Karen Sato continues to remember her family. Her sister, Lois who passed away in 2013 was the last family member to live on the farm.

When Col. Mike Howard who lives in the area heard the story of the Sato Family, he wanted to make sure the community understood the historical significance of the heroism of Shin and the sacrifice the family suffered. He worked with the school’s principal, Annie Pleau to obtain Beaverton School District’s permission to place the plaque.

I was saddened when I first visited Sato School and there was no memorial. History is a fragile thing and I wanted the kids to know the truth … good and bad, so they can learn from it.

Col. Howard

It was a labor of love for Col. Howard. He grew up living next to the Shimotani Family in Ventura, California. This is where he first heard of the 442 and saw the film, “Go For Broke”. “I was saddened when I first visited Sato School and there was no memorial. History is a fragile thing and I wanted the kids to know the truth … good and bad, so they can learn from it.”

The bronze plaque was produced at a costof $6200. Skanska Construction donated the concrete base and backing at a value of$6200. Bethany Presbyterian Church had donated $3000 but funding still needs to be raised to cover the rest of the cost. The Portland JACL is helping with that effort.

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Newsletter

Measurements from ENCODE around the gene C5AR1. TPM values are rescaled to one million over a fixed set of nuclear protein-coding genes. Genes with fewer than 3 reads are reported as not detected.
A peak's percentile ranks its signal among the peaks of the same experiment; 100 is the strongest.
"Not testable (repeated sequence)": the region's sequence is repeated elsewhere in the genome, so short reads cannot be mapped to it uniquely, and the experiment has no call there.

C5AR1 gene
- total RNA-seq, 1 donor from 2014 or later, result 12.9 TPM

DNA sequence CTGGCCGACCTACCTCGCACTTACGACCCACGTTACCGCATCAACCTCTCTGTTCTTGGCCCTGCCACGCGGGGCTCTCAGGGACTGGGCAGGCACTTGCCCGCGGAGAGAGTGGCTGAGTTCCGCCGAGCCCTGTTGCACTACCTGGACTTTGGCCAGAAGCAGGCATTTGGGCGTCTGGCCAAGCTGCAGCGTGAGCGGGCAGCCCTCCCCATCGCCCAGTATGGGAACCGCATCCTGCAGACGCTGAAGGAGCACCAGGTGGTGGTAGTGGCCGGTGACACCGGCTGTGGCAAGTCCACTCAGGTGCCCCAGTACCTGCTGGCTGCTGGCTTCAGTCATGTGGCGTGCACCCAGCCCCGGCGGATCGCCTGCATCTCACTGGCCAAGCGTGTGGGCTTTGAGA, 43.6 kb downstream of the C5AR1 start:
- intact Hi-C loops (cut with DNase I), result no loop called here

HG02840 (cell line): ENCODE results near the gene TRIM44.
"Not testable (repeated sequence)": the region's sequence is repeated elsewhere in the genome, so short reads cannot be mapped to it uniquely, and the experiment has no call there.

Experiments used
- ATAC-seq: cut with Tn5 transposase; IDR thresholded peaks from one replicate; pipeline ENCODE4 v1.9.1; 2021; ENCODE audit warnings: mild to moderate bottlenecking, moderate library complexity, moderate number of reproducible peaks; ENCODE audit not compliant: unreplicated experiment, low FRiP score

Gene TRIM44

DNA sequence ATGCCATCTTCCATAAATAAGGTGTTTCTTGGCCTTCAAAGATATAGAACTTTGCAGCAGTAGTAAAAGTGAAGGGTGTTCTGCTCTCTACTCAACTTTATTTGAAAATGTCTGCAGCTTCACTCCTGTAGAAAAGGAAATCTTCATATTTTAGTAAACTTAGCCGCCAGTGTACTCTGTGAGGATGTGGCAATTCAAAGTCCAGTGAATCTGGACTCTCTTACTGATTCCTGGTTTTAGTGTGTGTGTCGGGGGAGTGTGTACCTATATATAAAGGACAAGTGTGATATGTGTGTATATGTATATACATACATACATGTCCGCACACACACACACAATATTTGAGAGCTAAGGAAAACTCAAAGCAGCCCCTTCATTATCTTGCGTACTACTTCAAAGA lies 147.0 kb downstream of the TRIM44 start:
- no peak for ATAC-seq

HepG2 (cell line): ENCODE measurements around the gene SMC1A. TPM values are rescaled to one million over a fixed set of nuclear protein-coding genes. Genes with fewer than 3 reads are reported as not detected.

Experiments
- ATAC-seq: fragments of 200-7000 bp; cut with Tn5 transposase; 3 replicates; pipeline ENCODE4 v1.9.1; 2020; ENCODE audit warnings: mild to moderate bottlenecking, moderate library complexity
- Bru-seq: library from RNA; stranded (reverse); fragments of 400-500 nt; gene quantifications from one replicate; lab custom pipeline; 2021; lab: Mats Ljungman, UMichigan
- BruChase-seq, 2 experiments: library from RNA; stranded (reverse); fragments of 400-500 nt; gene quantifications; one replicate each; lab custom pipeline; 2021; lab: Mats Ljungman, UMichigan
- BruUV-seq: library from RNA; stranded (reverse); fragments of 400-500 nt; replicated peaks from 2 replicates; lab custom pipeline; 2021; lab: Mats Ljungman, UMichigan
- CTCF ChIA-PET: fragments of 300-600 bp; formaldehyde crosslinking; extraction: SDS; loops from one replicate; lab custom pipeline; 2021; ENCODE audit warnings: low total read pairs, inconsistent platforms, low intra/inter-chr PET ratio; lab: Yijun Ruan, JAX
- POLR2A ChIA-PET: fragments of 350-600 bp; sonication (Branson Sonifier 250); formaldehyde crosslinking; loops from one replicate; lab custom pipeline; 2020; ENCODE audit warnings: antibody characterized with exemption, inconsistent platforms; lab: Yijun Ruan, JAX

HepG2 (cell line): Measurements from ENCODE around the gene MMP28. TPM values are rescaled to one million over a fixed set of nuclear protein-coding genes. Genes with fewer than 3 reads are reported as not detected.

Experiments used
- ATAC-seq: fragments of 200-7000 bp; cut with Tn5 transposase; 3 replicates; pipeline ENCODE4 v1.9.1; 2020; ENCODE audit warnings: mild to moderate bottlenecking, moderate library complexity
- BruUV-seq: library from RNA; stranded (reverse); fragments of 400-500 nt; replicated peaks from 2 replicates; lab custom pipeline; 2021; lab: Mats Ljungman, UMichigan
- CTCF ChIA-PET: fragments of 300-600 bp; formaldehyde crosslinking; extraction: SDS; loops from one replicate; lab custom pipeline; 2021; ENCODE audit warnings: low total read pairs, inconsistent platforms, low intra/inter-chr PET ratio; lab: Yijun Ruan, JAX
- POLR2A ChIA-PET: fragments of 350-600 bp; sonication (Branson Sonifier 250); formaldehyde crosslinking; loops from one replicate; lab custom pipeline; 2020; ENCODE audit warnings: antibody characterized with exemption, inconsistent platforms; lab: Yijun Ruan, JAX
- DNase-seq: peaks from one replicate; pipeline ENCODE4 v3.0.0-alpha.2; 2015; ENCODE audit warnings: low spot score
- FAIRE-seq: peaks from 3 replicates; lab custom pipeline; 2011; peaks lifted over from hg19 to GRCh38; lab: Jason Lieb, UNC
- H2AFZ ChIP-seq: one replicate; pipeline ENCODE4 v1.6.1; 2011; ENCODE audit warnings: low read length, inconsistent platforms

Black Lives Matter

Board Member Message
by Sachi Kaneko

The ultimate measure of a man is not where he stands in moments of comfort and convenience, but where he stands at times of challenge and controversy.” – Martin Luther King Jr.

This is a call to action. In an article for the Washington Post, Dr. Obasogie recently characterized the death of George Floyd as the spread of the “police violence pandemic.”  This combined with the effects of the novel Coronavirus are two massive problems within our country that disproportionately affect Black people.  

Black men in America are 3.5 times more likely to be killed by law enforcement than their White counterparts (Obasogie, 2020).  Available data about the Coronavirus show that counties that are primarily Black have “three times the rate of infections and almost six times the rate of deaths as counties where white residents are the majority” (Thebault, Tran, and Williams, 2020).  This is the current climate of being Black in America- it is not chance or happenstance or a series of isolated incidents, it’s systemic.

Systemic racism is a pivotal piece to the founding of our country. Our economy was built on the cheap or free labor of non Whites- a system that continues to persist today. The implicit biases that were fostered by that system to enforce racial hierarchies are long standing and deep.

“The very serious function of racism… is distraction. It keeps you from doing your work. It keeps you explaining, over and over again, your reason for being. Somebody says you have no language and so you spend 20 years proving that you do. Somebody says your head isn’t shaped properly so you have scientists working on the fact that it is….” -Toni Morrison, Writer and Speaker

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Newsletter

The Wishes of Small Children

Ft-Sill-IntCamp_Sachi Kaneko